Friday, October 1, 2004 Faculty Overlooks E-Resources

Georgetown University makes a number of electronic resources available to faculty members which, when utilized, have the potential to make students’ lives easier. Blackboard facilitates efficient professor-student communication and allows for easy transmission of documents. Online course syllabi put detailed course information at students’ fingertips come registration time. The library’s electronic reserves allow students easy access to documents previously accessible only in hard copy.

These tools, when properly used, greatly ease the burden on students. On the professors’ end, they are easy to implement (and University Information Systems is always there to help). There is no reason why their use of these tools – specifically electronic reserves and online syllabi – should be anything less than universal. Professors should be encouraged and, at times, forced to maximize their use of these tools which the university has paid to make available.

Professors should make greater use of electronic reserves in assigning course reading. Online reserves are much easier to access in comparison to the hard copy reserves available at the library, especially for those students who live off campus. And professors using electronic reserves save their students money, since they can post specific excerpts from larger publications online instead of requiring their students to purchase the entire book and pay a hefty sum. Professors who have difficulty with the online posting system can get help – UIS and the professors’ own departments should take the initiative in training them.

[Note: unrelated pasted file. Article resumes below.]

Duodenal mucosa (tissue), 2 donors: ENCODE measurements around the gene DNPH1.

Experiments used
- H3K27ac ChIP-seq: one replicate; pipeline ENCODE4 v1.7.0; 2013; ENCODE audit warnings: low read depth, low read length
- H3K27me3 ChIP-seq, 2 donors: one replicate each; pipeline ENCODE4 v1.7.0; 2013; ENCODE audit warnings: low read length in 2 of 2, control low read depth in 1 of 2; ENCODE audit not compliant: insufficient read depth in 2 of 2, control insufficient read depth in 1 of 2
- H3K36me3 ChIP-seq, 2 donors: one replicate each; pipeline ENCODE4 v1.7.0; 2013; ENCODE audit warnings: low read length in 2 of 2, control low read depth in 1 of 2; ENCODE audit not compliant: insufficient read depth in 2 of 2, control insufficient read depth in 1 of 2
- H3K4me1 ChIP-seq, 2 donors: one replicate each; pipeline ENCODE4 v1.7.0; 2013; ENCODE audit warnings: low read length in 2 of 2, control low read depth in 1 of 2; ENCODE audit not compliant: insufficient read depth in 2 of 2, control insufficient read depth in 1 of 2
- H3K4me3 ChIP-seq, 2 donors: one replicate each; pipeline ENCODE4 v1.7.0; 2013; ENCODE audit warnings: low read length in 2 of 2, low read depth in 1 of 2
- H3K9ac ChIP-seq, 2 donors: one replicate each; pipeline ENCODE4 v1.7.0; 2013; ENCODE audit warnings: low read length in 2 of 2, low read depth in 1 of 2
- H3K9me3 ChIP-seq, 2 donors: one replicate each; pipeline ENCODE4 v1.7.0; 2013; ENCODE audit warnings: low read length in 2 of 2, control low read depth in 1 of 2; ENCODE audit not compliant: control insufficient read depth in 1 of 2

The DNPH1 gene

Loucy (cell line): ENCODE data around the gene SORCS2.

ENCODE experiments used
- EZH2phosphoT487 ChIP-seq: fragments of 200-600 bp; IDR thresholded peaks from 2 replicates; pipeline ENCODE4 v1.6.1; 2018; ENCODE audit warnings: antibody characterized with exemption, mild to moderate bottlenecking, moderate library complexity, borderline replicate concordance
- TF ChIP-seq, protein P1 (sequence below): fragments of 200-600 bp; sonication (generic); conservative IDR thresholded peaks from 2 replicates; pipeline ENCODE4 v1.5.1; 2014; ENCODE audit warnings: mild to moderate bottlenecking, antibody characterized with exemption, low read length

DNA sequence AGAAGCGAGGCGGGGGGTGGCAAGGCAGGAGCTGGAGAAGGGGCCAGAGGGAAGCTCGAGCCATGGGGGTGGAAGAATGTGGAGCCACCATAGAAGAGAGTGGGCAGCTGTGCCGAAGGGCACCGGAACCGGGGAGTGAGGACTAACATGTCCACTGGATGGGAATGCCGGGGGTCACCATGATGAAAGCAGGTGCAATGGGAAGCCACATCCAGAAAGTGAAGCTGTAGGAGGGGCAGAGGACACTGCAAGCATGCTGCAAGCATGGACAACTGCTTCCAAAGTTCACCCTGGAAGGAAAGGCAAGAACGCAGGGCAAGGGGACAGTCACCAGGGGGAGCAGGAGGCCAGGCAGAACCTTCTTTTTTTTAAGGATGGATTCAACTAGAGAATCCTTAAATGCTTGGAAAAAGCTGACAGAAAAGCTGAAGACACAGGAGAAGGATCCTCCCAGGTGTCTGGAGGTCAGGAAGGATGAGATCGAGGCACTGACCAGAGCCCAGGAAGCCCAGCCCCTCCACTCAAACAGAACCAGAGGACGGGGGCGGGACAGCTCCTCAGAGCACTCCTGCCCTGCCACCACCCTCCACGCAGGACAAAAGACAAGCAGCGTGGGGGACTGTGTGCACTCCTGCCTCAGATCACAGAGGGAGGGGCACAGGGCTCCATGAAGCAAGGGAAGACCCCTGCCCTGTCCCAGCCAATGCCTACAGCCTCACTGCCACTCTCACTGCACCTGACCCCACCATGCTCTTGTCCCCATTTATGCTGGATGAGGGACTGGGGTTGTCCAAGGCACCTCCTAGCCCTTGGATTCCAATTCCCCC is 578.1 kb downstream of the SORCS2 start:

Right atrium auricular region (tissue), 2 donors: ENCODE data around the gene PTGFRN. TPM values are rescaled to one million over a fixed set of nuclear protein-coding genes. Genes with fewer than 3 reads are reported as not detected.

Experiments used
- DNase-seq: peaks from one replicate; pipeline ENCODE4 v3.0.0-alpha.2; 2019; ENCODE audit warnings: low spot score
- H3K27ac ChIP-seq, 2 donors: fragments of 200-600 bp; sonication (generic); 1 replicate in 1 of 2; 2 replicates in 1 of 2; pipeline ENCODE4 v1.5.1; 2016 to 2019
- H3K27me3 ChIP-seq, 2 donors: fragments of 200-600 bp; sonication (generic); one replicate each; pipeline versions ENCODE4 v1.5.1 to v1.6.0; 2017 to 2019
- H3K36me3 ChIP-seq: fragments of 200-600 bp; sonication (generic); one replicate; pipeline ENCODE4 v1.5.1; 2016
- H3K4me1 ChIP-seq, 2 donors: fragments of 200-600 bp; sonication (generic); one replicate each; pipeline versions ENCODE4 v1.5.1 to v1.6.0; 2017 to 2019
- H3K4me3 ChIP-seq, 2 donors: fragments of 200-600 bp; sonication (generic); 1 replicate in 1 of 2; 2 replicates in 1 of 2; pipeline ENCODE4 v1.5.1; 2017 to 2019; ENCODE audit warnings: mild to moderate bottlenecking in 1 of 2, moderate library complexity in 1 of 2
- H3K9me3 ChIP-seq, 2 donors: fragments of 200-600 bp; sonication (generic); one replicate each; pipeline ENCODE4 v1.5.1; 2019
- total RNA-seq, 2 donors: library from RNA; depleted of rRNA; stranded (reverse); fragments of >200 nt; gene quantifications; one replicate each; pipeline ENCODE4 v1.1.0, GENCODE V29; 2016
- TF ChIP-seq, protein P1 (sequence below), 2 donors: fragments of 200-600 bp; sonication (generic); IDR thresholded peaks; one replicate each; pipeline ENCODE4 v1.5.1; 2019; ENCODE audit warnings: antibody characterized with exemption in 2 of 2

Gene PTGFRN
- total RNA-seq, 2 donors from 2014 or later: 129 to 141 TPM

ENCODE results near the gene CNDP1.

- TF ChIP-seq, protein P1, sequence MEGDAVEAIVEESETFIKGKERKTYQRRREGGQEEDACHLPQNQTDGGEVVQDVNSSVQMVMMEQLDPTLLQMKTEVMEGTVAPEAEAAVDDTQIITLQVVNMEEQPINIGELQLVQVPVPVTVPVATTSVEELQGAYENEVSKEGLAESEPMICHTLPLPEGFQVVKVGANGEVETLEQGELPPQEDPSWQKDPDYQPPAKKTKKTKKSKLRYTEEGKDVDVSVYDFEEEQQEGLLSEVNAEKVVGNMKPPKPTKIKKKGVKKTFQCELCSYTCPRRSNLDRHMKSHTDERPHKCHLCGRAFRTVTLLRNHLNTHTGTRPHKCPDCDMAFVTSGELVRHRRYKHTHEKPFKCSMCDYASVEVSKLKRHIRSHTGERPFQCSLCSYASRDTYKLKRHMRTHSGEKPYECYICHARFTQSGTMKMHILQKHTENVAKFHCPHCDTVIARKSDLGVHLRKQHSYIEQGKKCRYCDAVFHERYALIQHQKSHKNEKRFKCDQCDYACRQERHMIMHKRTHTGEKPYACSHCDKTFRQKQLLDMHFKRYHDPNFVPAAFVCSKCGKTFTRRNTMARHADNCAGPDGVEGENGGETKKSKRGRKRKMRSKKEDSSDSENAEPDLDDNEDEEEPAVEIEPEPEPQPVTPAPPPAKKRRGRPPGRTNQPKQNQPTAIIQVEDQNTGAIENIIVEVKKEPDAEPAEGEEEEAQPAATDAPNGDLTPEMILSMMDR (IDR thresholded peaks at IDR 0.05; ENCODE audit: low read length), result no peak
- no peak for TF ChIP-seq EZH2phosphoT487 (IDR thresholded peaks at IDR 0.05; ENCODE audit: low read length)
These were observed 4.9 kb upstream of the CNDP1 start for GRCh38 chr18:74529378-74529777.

Some of these features – namely, online syllabi – are so valuable for students that they should be mandatory for all professors. Online syllabi allow students to be fully informed when making their preliminary class selections.

Students often find the registration process difficult because they often have no idea how professors structure their courses, and what readings they typically assign. Confronted with a wide variety of professors teaching different sections, these students cannot match themselves to the professor that best fits their interests and academic strengths. The problem is especially acute for returning study abroad students, who aren’t on campus to speak to prospective professors during the pre-registration period.

While some professors have begun to take advantage of these resources, many do not always make full use of the tools available. Despite the widespread use of electronic communication at Georgetown, many professors fail to realize the great benefits these tools provide to students or simply refuse to adopt these technological innovations into their teaching.

Students, who may not be tech-savvy, must nonetheless learn to use these online tools when they arrive on the Hilltop, since many professors require students to submit assignments through Blackboard or use the electronic reserves. Professors who need help making use of the tools available have UIS at their beck and call.

While it is understandable that some professors do not come to Georgetown with the technological proficiency possessed by most students, this is quickly becoming a poor excuse. Considering the high-tech – and high tempo – age we live in, professors’ e-reluctance provides a barrier to the effectiveness of their courses.

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